Daisy inhabited a well-respected, prominent place in our family hierarchy of five dogs and five people. With a loud bark and at times, a body block, our resident matriarch managed a sense of familial harmony with 80 pounds of firm and gentle wisdom. Both humans and dogs leaned into her physically and emotionally.
I've never had such a close relationship with dog. She was the one I missed the most when I went away. Even in her last days, when she could barely walk, she would smile, move her tail and painfully rise to greet me when I came home.
And those eyes. Who needs words?
It's been two months since my sweet soulmate, Daisy, walked this earth. Well before that day came, I began anticipating the heavy sorrow that has blanketed my days. Fourteen years is a long time to be in love. We all had a hard time letting her go. Her generous physical presence was an undeniable force of balance in the lives of our family. I have been been struggling to find balance in my own and make peace with the space that remains.
In Daisy's absence I have made one hundred-plus poor daily decisions to distract, comfort and avoid my feelings. Look in my closet and you'll find a new set of workout clothes or in my fridge for evidence of a rekindled childhood love of fudgsicles. Ask me about the best shows to binge watch Netflix, I've seen a few.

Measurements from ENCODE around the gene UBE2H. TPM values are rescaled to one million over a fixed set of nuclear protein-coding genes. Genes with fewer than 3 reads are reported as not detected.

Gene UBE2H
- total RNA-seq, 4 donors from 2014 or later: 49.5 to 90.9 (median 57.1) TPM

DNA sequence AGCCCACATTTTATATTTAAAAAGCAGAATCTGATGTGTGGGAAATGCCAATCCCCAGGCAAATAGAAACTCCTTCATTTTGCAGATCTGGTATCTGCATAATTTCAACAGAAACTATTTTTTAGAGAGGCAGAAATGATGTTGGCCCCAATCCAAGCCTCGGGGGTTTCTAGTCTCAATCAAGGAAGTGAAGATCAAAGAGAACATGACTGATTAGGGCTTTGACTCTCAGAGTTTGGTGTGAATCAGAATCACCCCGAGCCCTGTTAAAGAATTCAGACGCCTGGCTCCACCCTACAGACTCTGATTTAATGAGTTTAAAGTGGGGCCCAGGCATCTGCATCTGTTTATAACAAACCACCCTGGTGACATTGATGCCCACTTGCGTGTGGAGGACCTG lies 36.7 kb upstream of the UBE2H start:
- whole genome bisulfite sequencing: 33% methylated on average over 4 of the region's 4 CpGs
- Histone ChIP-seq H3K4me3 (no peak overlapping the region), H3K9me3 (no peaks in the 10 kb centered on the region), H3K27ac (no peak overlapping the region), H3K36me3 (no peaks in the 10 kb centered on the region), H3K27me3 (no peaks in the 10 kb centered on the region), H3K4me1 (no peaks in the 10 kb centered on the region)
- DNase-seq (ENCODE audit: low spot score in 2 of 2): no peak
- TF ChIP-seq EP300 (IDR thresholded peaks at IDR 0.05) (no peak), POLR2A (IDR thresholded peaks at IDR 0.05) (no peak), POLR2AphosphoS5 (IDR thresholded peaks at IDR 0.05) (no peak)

Thankfully, like Daisy's presence, habits that sustain and balance me have not completely vanished. Instinctively, I have continued to work in my garden, something that Daisy also loved. I felt her presence as I planted okra seeds just after she died. Those seeds have grown and the okra is now part of the soup I'm making on this cold day.
At a loss for words, the time spent I usually spent writing in my journal transferred to longer daily walks; something Daily relished but could no longer manage. The essence of her spirit goes with me and patiently waits as I have stopped in the same place to take a picture of the trees over the pond near my house. The two-month visual compilation of the changing colors reminds me to stay awake for each precious day.
She is now the earth under my feet
In the wind that gently moved her fur
She is in me, wherever I go.
**** This poem, You Can't Have It All, by Barbara Ras from the poetry collection titled Bite Every Sorrow was part of my weekly newsletter from Maria Popova, which arrived not long after Daisy passed. I dedicate its essence to:
"the black dog,
the look that says,
if I could I would bite every sorrow until it fled".